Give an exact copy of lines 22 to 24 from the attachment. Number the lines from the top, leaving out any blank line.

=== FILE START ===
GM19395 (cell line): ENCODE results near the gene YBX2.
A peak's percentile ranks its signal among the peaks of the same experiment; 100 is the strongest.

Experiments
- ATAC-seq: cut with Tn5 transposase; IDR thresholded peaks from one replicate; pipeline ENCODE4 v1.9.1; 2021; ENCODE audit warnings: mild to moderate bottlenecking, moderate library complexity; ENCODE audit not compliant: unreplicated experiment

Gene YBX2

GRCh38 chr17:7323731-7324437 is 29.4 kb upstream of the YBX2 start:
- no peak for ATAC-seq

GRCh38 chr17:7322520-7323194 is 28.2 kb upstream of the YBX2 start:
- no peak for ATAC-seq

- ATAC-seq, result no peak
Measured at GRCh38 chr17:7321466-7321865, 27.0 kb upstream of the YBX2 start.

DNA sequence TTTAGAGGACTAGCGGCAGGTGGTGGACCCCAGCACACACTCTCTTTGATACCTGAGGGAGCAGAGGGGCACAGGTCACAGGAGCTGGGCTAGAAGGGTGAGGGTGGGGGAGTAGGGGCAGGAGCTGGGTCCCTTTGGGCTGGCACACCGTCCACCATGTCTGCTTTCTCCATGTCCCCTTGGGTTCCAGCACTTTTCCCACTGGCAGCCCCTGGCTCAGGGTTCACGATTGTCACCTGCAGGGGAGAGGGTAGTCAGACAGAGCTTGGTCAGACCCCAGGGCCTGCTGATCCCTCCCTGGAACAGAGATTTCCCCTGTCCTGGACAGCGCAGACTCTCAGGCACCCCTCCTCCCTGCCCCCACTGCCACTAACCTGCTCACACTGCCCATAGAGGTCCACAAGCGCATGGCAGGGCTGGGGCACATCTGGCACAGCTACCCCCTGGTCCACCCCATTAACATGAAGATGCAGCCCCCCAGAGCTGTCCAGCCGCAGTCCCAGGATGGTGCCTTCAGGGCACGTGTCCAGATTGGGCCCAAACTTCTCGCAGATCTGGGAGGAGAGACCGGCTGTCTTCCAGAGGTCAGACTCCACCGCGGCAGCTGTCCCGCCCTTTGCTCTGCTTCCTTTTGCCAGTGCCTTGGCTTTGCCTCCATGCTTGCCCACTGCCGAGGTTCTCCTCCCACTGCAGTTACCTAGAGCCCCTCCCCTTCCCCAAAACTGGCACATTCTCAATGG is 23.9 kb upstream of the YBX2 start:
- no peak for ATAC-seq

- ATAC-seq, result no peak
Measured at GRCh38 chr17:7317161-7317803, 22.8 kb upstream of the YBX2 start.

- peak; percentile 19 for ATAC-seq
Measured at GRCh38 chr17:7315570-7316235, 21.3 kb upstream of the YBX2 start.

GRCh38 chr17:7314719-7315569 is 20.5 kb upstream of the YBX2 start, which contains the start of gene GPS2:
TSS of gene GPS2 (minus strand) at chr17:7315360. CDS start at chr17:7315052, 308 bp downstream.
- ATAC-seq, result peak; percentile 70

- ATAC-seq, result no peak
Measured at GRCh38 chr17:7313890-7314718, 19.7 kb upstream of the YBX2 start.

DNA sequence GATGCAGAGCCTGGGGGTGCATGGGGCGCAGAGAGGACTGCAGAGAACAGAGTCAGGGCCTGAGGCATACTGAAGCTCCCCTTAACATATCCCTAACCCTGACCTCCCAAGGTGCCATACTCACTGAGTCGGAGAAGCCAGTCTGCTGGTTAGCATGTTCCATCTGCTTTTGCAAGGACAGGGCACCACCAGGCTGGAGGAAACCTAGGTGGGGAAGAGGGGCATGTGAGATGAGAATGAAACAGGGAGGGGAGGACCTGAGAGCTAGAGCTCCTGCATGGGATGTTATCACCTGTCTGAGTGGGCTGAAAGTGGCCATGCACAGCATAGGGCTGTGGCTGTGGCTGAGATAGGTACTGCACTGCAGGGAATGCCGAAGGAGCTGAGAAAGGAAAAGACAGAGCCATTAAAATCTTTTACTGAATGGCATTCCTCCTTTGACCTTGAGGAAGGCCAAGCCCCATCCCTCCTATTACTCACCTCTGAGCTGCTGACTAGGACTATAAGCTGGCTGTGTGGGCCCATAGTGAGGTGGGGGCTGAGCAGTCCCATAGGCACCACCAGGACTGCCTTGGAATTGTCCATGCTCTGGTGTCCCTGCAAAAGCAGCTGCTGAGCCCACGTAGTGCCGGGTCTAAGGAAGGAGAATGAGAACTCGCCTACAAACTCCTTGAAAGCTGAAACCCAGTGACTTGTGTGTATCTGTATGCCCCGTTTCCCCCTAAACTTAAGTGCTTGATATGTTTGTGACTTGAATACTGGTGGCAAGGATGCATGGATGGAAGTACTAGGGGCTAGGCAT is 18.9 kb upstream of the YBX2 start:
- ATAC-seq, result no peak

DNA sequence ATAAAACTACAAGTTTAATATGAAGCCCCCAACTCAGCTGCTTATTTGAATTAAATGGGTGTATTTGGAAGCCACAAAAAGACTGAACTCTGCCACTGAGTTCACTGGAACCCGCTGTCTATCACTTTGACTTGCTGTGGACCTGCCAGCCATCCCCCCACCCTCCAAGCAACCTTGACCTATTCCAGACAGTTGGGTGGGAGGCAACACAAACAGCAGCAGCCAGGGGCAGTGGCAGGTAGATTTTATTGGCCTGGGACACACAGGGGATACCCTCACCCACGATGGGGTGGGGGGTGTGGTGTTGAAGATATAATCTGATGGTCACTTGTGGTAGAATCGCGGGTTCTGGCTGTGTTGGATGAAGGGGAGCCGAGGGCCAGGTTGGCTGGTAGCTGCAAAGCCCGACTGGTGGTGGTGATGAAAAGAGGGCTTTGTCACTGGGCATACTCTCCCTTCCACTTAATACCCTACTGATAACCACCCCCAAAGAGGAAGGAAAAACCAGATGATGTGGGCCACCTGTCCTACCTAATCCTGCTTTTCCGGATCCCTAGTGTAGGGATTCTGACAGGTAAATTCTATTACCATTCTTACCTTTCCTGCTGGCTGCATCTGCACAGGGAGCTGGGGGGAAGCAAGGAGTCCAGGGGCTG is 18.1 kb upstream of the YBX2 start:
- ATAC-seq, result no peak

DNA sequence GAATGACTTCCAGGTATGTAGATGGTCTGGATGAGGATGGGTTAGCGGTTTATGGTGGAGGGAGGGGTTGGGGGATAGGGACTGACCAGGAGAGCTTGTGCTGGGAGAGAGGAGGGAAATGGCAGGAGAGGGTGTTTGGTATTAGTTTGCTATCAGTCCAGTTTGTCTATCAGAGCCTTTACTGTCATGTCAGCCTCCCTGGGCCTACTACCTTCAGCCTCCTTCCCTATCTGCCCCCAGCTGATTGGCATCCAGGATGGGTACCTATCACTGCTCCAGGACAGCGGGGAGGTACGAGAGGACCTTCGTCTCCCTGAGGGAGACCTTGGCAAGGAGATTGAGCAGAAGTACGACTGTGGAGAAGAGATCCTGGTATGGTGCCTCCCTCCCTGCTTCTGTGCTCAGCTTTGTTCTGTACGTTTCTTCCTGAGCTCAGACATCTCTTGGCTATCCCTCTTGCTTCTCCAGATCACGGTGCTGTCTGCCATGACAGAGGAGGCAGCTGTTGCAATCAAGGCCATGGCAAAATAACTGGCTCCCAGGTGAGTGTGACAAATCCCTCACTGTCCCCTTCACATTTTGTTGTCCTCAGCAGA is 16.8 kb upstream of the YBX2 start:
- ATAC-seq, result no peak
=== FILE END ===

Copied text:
Measured at GRCh38 chr17:7313890-7314718, 19.7 kb upstream of the YBX2 start.

DNA sequence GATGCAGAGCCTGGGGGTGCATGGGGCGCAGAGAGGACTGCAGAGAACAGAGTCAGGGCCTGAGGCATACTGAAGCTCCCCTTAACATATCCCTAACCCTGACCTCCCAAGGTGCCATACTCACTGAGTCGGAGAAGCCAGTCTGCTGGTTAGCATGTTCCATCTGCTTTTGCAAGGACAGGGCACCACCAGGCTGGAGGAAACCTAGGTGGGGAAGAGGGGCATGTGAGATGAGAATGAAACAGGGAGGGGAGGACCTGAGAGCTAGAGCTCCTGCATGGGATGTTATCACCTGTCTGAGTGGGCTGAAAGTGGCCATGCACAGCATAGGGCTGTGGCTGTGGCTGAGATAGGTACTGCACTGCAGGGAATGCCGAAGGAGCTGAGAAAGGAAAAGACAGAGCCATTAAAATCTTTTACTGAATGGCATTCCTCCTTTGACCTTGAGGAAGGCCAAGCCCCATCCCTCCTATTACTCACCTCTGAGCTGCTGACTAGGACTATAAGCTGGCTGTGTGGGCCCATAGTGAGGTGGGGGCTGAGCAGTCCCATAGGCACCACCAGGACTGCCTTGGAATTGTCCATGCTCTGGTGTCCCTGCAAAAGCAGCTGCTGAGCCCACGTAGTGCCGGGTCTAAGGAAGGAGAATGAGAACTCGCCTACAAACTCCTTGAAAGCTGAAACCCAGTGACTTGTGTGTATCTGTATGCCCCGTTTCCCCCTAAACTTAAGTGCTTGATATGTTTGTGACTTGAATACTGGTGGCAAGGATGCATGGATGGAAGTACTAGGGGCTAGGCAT is 18.9 kb upstream of the YBX2 start:
- ATAC-seq, result no peak